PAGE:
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Eye (Lond). 2017 January; 31(1): 127–131.
Published online 2016 September 30. doi:  10.1038/eye.2016.193
PMCID: PMC5233927

Multicolor imaging in the diagnosis and follow up of type 2 acute macular neuroretinopathy

Abstract

Purpose

To study the usefulness of multicolor imaging (MC) photographs in addition to near infrared reflectance (NIR) and spectral domain optical coherence tomography (SD-OCT) in the detection and follow up of acute macular neuroretinopathy (AMN).

Patients and methods

Six patients with a complaint of paracentral scotomas in at least one eye due to AMN were included. They underwent full ophthalmic examination and multimodal imaging including color fundus photographs, (SD-OCT), NIR, and MC at baseline and follow up.

Results

Four females and two males, aged 19–64 years, and eight eyes affected by AMN, were included. Acute phase SD-OCT in all patients confirmed the diagnosis of type 2 AMN with partial recovery of the outer retina in the convalescent phase. NIR and MC elicited in all cases hypo-reflective AMN lesions pointing toward the fovea. MC exhibited a higher contrast between the affected and the physiologic retina that slowly attenuated during the follow up showing a decrease in the hypo-reflectance of the lesions.

Conclusion

MC imaging was more detailed than fundus color photographs and as detailed as NIR in the detection of AMN. When available, MC imaging should complement SD-OCT and NIR in the diagnosis and follow up of this rare inflammatory condition that may be underdiagnosed.

Introduction

Acute macular neuroretinopathy (AMN) is a rare retinal disorder first described by Bos and Deutman1 in 1975. Typically, it occurs in young women complaining of a sudden decrease in visual acuity or paracentral scotoma. In such patients, they noted ‘darkish brown-red, wedge-shaped dots in the macula pointing the fovea'. Advanced imaging modalities, such as spectral domain optical coherence tomography (SD-OCT), have demonstrated disruption of the ellipsoid zone to be a characteristic finding in AMN suggesting to rename it acute macular outer retinopathy.2, 3 Multicolor imaging (MC) and near infrared reflectance (NIR) have improved the en-face visualization of the affected areas.4 In addition, a new classification of AMN has been proposed5 based on the tomographic location of the lesions. Type 1 AMN, also called paracentral acute middle maculopathy, when the inner nuclear layer is involved and type 2, when the outer retina is affected (classic form). More recently, MC provides structural information originating from layers at different depths within the retina and potentially permits a more accurate definition of healthy and diseased retina. Two papers6, 7 have suggested that MC imaging is more useful in the diagnosis of AMN, compared with NIR. In this report of six patients, we illustrate how MC can assist in the detection and follow up of this rare condition, in addition to NIR and SD-OCT.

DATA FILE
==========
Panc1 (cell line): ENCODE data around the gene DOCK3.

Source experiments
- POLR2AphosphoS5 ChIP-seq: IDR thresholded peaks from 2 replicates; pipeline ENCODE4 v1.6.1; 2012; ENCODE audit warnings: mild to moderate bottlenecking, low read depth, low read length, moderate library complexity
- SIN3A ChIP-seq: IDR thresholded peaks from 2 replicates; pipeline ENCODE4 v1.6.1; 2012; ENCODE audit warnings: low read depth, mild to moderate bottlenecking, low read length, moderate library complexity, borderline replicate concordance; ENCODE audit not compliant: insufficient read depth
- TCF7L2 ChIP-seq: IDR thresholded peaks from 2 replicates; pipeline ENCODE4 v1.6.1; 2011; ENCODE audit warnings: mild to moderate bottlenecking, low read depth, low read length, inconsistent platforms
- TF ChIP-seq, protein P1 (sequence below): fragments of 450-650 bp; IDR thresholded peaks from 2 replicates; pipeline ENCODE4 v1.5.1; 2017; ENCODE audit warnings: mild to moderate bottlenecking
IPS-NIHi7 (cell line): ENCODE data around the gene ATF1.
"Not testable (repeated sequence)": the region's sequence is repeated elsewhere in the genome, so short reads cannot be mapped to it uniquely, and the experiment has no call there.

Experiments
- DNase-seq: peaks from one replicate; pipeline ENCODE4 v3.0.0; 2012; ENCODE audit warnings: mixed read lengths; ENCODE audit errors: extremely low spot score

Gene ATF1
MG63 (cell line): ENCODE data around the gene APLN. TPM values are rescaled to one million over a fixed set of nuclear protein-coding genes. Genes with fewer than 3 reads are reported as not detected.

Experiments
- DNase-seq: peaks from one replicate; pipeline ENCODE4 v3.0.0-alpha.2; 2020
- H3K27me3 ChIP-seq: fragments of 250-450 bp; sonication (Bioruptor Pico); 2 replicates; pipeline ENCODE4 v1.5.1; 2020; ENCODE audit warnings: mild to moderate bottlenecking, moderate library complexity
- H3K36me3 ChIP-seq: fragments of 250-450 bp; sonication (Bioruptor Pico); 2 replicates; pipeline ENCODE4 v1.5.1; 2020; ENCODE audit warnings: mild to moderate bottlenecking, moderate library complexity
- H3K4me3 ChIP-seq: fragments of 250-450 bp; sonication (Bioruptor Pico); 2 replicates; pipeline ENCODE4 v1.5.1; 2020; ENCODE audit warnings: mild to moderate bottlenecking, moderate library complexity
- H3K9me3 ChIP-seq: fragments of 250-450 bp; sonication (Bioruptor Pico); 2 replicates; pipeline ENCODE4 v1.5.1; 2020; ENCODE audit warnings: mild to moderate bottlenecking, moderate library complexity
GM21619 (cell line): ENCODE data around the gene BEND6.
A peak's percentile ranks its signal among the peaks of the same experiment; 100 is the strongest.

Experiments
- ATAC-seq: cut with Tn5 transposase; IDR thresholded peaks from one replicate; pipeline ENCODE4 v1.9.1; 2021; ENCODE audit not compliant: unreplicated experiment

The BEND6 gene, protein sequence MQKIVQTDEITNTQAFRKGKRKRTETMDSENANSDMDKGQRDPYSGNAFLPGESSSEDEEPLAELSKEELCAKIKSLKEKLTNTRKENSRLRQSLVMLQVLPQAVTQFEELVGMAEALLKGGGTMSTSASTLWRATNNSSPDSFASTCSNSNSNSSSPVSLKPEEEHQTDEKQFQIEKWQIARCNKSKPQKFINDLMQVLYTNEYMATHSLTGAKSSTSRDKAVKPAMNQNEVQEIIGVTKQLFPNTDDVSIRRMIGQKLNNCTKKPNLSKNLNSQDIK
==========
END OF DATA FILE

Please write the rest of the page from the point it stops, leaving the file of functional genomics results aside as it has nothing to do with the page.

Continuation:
Subjects and methods

Patients presented at the Medical Retina Service at the University Hospital Southampton, with a complaint of paracentral scotomas in at least one eye due to AMN. Slit lamp examination, color fundus photographs (Topcon 3D OCT 2000 or TRC 50 DX Fundus camera (Topcon, Japan)), SD-OCT, NIR, and MC (Spectralis HRA+OCT (Heidelberg Engineering, Germany)) were done. Imaging was done at the time of presentation, and repeated at 1 and/or 3 months. MC was performed at baseline and follow up in five patients, whereas only at follow up in the sixth case due to the non-availability of the MC at the time of presentation. Furthermore, the MC images underwent a manual enhancement to better highlight the contrast between the affected and the normal retina changing the Spectralis settings as follow: sharpen was set to low, whereas noise reduction was set to high.

Results